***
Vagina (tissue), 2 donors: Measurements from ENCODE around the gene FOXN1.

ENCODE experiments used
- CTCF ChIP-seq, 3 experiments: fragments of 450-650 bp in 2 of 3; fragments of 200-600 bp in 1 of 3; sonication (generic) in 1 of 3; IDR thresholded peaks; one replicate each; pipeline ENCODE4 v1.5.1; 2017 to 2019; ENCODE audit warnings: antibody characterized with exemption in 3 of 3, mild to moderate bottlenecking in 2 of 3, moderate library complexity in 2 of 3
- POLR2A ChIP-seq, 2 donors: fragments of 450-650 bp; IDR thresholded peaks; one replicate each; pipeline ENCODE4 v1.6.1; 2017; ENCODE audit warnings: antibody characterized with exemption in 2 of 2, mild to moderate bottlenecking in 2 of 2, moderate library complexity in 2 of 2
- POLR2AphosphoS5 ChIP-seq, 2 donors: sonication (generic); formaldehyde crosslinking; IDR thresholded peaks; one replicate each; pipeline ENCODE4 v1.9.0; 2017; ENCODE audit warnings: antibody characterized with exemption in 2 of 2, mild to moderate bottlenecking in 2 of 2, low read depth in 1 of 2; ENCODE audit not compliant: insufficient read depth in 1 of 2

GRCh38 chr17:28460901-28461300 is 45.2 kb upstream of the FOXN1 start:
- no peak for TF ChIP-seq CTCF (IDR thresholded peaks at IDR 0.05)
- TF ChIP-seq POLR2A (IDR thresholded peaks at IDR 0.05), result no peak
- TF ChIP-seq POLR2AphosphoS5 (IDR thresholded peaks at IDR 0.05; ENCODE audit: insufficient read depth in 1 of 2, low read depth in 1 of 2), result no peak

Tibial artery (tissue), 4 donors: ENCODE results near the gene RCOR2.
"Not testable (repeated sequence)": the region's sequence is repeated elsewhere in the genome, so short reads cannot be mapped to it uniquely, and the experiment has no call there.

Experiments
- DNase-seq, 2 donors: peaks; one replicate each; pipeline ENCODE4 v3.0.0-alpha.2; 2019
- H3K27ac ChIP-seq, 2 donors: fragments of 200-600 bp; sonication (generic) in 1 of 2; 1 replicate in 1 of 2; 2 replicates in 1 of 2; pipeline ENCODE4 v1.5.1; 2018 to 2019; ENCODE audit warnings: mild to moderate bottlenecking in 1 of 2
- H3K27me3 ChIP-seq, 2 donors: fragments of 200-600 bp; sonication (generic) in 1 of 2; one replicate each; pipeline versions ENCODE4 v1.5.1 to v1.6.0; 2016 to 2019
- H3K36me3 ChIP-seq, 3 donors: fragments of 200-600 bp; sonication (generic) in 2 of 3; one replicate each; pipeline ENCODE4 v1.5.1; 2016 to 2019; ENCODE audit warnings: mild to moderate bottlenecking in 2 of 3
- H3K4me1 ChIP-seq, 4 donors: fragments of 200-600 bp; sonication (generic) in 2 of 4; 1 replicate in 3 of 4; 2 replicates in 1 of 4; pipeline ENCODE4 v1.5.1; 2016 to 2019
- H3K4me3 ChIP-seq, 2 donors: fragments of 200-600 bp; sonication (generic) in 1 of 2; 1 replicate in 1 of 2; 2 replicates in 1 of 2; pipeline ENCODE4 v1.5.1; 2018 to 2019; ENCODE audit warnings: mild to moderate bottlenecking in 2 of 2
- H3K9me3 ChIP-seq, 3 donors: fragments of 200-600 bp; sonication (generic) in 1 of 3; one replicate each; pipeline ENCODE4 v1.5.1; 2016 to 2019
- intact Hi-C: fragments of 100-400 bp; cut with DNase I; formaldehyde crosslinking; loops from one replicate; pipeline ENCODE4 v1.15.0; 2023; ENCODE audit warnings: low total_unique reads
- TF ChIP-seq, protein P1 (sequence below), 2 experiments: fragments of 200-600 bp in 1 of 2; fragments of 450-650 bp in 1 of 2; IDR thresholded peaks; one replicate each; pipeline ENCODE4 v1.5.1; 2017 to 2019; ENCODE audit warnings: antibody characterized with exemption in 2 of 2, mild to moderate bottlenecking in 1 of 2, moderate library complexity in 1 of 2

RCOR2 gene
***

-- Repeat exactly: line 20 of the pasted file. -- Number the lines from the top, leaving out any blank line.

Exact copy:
- intact Hi-C: fragments of 100-400 bp; cut with DNase I; formaldehyde crosslinking; loops from one replicate; pipeline ENCODE4 v1.15.0; 2023; ENCODE audit warnings: low total_unique reads